Federal Reports Target Colorado Marijuana Money

COLORADO: The federal government is stockpiling hundreds of “suspicious activity reports” that could provide federal agents with sufficient evidence to shut down any state-legalized marijuana business.

While it may appear that federal authorities have taken a wait-and-see approach to marijuana legalization in the 23 states that now allow medical or recreational use, these reports are poised like a blade over the budding industry should federal laws be enforced.

This risk of federal prosecution has led some cannabis companies to literally launder their money.

“You used to be able to just smell it,” said Jennifer Waller, vice president of the Colorado Bankers Association, speaking of the cash from marijuana shops. “But now they are using Febreze a lot, putting the money in dryers, a lot of different things to try to disguise the scent because marijuana has such a distinct odor.”

That distinct odor is considered a red flag by federal authorities who require banks to file a suspicious activity report for every transaction that might be associated with illegal activity, including selling marijuana, even for state licensed businesses.

US Supreme Court Reject’s Florida Drug Testing Appeal

FLORIDA: The US Supreme Court Monday declined to review a lower court ruling that found unconstitutional Florida Gov. Rick Scott’s (R) plan to randomly drug test state employees.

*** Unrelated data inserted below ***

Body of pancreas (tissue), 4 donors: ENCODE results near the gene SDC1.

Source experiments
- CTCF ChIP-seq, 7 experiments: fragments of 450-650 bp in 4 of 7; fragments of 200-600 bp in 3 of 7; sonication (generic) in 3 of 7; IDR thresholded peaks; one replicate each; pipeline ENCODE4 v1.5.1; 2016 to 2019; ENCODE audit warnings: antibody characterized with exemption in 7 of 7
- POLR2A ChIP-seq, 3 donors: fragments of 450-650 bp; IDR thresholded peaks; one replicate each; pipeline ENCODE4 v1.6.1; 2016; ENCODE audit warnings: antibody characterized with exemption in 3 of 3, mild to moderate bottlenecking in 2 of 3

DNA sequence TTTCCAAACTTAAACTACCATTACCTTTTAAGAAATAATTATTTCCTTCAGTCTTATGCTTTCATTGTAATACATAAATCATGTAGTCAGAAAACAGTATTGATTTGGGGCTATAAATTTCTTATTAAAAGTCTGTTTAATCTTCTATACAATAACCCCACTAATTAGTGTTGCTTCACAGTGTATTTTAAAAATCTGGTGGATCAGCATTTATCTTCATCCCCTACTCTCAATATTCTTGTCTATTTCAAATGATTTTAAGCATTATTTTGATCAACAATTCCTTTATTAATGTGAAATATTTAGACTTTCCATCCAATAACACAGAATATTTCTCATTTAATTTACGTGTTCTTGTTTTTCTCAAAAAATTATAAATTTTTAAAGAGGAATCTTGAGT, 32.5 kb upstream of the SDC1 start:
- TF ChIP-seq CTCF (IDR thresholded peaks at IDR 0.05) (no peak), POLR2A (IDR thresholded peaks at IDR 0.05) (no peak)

The decision by the nation’s highest court means that the ruling by the 11th US Circuit Court of Appeals finding the plan unconstitutional stands.

The drug test-happy governor had issued an executive order in March 2011 directing all state agencies to drug test new hires and randomly test current employees. But that order was challenged by the American Federation of State, County, and Municipal Employees Council 79, representing state workers.

Study: Marijuana Legalization Doesn’t Increase Crime

COLORADO:  Three months after Colorado residents legalized recreational marijuana with the passage of Amendment 64 in Nov. 2012, Sheriff Tom Allman of Mendocio County, Calif. – a haven for marijuana growers – warned that an onslaught of crime was headed toward Colorado.

“Thugs put on masks, they come to your house, they kick in your door. They point guns at you and say, ‘Give me your marijuana, give me your money,’” Allman told a Denver TV station in February. His state became the first to legalize marijuana for medical use in 1996; Colorado followed suit in 2000.

But a new report contends that fourteen years later, even after Colorado legalized the sale of small amounts of marijuana for recreational use on Jan. 1 of this year, violent and property crime rates in the city are actually falling. [Read more…]

Washington Employers: Marijuana Legalization In Washington State Won’t Prevent Workplace Drug Tests

WASHINGTON: Misinformation about the legalization of marijuana in Washington State could result in termination, if an employee tests positive for a drug test in a company that has a zero-tolerance drug policy. Employer’s zero tolerance drug policies are not affected by the new law.

“Legal recreational and medical use of marijuana does not give employment protections to employees who fail employer drug tests,” according to Kara Craig an attorney who specializes in employment and labor law issues for Washington Employers, the region’s largest HR consulting organization. “Drug testing focused on ‘any detectable level’ will remain enforceable for pre-employment, reasonable suspicion or post-accident situations.” [Read more…]